Thursday , January 21 2021

In Michigan, the Lowramouth bass virus is confirmed in additional ponds

Lensing, Mitch. – The Montemouth bass virus has been found in two additional lagoons in Michigan's Northern Lower Peninsula, after the initial discovery in Cedar Lake (ISOCO County) in late October.

This time the LMBV fish was found in a small nest in Beaver Lake (Alpena County) during the assassination and the investigation of Avalon Lake (Montmorin County). These latest discoveries indicate that the virus is spread northward in Michigan.

Prior to this fall, the virus first affects the adult motomouth bass in the early 2000s of the South Michigan lakes. In those ponds, immune system was destroyed in the first population by 10 to 20 percent of the older adult mozemouth bass, in which the population had been recovered for a few years. The virus has been found in other species, in which part of the state includes small mountain basses, bluegraphs and black capsules. Bluegill and Black Crappie are known to be carriers but they do not die from the virus.

Gary Whale, research manager at the BNR Fisheries Division said that the Mosheimout bass virus can tame the small head bass immune system in Beaver Lake, causing secondary bacterial infections to become more deadly and a direct factor in killing fish. . "Because this latest speculation is on the northern shores of LMV, so we can see different responses than documented documents in South Michigan."

LMVV is one of the more than 100 naturally occurring viruses that affect the fish and is closely related to the virus found in frogs and other amphibians. Its roots and diffusion methods are unknown, but the Anglers are considered a possible transmission path. Moving any living, infected fish from one part of the water to another, or using viruses in contaminated or impure gear or waste water can easily spread the virus. LMV is not known to infect humans, and infected fish – if fully cooked – it is safe to eat.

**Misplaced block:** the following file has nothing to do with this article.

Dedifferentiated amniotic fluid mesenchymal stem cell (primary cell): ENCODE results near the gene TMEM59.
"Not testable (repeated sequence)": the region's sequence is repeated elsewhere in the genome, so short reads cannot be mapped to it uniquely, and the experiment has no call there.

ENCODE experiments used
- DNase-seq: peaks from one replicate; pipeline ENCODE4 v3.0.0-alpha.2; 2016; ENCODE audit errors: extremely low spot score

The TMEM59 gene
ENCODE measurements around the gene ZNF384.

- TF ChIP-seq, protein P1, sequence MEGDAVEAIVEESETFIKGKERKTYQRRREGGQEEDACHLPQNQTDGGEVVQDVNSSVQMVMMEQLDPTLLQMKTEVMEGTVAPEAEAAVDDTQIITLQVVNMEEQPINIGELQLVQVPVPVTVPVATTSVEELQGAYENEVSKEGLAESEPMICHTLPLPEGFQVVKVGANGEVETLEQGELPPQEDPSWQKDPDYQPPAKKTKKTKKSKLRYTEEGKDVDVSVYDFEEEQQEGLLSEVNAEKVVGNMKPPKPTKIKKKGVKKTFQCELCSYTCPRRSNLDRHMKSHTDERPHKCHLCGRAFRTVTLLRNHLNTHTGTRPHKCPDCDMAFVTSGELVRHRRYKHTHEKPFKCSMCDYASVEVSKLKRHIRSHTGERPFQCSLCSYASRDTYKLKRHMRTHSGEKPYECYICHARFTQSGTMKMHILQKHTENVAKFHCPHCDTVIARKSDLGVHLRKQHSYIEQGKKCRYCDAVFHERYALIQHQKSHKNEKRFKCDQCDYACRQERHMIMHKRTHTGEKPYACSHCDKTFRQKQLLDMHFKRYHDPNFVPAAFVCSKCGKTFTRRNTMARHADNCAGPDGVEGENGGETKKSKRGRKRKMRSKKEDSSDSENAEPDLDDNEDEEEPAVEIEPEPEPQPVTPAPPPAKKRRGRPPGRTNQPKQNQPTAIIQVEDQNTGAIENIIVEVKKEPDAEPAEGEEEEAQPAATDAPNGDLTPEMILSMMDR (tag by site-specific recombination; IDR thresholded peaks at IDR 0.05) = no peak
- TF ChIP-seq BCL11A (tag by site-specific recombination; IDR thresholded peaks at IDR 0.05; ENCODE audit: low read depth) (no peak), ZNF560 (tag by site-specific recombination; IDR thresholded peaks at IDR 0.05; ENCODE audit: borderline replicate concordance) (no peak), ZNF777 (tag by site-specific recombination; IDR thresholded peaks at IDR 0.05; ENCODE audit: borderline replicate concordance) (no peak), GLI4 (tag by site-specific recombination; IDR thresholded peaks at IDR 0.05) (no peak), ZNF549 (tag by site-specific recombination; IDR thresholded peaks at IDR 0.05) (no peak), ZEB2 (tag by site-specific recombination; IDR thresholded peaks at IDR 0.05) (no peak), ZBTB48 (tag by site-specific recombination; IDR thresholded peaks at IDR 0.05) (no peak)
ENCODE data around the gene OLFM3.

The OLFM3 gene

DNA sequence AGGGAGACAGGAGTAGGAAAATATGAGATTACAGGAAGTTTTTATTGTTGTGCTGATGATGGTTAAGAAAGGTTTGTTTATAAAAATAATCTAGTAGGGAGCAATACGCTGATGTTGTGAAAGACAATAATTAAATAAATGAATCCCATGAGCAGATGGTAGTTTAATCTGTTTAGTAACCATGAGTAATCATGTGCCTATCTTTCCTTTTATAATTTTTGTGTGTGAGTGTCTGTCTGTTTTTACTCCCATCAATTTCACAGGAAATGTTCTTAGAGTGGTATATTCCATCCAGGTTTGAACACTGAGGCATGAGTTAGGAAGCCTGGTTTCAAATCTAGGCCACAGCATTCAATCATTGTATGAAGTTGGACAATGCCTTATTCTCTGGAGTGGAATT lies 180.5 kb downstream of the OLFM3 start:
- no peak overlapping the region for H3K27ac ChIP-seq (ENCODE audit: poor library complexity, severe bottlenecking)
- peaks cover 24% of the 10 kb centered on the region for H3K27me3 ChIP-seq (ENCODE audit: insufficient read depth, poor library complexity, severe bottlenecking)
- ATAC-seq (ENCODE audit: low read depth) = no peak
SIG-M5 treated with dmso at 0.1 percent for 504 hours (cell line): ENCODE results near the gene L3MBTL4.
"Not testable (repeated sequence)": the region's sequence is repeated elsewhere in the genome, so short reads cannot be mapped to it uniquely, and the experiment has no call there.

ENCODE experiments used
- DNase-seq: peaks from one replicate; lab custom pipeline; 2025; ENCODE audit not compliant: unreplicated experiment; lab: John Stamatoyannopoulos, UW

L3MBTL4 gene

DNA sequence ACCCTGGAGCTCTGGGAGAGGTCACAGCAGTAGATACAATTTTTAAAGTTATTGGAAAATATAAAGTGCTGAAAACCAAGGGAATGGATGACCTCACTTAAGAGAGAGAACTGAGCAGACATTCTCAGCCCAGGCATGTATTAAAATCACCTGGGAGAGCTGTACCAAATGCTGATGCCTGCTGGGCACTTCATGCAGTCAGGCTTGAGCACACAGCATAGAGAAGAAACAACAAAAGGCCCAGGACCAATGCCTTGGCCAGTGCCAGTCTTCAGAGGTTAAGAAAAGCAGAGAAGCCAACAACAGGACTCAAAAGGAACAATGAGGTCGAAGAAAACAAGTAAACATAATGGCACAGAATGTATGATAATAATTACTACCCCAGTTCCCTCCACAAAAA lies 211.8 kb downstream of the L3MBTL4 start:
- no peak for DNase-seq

LMV is usually killed in large-scale strains of fishes. Potential strains include hot weather, increasing recreational fishing, and possibly other anterior grass or other treatment done during hot weather. Anything that can be done to reduce stress on fish reduces the effects of this virus and subsequent fish death.

There are little external signs that fish have LMV. This virus has been found in the lakes where no disease or fish has been killed. Affected fish usually appears normal, although they may be sluggish, swell slowly and can respond less to their surroundings. The fish of death is often found near the surface and it is difficult to stay up. After internal inspection, infected fish are usually bloated and yellow drilling blades.

The Lauremouth bass virus can not be eradicated from the lakes and transmitted fish can not be cured. The best way to stop the virus is by using anglers and boaters to properly clean their equipment and prevent their spread. Simple steps include:

  • Clear all fishing equipment between the trip
  • Do not move fish or fish parts from one part of the fish to another.
  • If you intend to rescue them, then handle bass slowly.
  • If you plan to leave them, avoid having a bass in live longer living.
  • Reduce the target of Mozmouth Bash during the very hot weather.
  • Reporting of dead or dead adult Motmouth Bash, especially when they are 25 or older – reports can be done online in Michigan on gov / EyesInTheield.

For more information on fish diseases, see D. N.R. Visit the webpage / FishHealth.

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